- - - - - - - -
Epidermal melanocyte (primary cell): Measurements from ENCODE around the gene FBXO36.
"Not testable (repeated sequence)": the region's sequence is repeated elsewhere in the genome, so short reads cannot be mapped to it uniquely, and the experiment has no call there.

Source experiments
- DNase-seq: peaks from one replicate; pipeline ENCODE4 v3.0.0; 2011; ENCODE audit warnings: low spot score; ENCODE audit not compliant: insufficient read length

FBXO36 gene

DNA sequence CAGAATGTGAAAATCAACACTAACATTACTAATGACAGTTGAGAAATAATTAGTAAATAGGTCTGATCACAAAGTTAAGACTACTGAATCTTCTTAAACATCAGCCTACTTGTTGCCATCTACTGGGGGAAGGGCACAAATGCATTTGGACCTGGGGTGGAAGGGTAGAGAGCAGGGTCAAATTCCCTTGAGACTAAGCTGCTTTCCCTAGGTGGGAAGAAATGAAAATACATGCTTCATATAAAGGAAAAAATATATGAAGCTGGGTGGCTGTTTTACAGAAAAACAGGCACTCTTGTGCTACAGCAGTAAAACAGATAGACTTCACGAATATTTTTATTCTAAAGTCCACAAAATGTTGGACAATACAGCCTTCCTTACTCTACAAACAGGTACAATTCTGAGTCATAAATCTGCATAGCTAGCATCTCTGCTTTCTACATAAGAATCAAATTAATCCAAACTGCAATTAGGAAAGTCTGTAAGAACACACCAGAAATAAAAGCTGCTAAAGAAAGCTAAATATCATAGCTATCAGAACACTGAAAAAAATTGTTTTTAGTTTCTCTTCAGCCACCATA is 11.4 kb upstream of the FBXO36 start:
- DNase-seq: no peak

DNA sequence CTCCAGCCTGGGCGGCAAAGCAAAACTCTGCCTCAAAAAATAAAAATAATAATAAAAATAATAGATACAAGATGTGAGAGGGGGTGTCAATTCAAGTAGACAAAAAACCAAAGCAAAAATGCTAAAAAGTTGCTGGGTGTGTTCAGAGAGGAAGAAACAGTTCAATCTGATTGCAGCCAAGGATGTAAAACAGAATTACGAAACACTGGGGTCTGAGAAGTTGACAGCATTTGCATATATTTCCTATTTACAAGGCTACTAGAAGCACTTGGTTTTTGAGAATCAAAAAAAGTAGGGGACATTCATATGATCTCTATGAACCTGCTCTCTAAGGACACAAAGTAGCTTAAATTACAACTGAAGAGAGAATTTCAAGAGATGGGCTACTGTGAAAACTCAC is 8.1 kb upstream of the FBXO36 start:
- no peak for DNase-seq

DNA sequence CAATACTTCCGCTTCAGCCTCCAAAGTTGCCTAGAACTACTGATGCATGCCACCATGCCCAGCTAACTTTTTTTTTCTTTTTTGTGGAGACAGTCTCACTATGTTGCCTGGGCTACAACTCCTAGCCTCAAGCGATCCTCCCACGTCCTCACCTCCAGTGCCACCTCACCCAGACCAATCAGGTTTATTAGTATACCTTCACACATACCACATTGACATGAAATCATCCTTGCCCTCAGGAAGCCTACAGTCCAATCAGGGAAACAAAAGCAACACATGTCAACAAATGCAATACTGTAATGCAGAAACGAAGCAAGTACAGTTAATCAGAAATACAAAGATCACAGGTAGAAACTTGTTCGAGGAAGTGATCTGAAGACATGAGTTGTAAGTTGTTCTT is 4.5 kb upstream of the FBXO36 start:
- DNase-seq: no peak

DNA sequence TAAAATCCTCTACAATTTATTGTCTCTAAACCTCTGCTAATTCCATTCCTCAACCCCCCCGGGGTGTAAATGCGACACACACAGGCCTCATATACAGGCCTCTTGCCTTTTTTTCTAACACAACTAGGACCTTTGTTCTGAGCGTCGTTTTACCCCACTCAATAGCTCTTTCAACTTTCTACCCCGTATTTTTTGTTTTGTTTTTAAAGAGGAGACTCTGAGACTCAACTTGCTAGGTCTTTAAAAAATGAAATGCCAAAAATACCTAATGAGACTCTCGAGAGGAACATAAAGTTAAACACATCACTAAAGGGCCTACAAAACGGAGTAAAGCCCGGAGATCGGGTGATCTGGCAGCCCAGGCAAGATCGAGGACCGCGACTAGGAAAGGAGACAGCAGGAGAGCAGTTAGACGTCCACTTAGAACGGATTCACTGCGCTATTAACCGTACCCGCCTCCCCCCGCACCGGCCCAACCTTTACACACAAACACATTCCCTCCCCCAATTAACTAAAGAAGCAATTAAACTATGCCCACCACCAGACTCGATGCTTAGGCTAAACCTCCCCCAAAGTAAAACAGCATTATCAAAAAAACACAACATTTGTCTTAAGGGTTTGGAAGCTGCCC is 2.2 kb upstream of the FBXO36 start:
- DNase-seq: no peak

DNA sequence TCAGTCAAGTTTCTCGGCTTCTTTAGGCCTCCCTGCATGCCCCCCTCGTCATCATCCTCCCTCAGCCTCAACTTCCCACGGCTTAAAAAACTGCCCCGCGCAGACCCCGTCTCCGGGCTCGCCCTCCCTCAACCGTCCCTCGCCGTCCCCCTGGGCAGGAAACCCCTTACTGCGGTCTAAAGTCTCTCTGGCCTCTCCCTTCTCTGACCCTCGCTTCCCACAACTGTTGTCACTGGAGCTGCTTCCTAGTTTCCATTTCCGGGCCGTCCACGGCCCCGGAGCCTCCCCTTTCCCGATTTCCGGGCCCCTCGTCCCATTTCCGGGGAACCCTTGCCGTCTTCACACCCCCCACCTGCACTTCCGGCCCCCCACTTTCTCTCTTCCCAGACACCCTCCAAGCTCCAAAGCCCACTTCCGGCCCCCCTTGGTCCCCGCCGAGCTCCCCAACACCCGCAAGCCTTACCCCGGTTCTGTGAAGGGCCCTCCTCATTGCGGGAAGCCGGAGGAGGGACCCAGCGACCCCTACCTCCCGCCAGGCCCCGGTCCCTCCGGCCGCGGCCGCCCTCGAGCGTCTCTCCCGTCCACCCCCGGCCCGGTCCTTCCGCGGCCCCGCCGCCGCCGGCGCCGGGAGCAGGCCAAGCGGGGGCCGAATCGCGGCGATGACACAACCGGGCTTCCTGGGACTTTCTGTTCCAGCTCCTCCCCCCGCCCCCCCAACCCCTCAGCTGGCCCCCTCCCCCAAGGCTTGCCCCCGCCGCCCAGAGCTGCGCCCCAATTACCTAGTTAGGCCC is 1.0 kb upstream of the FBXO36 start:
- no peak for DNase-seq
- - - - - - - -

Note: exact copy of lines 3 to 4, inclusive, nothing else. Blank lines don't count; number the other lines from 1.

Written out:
Source experiments
- DNase-seq: peaks from one replicate; pipeline ENCODE4 v3.0.0; 2011; ENCODE audit warnings: low spot score; ENCODE audit not compliant: insufficient read length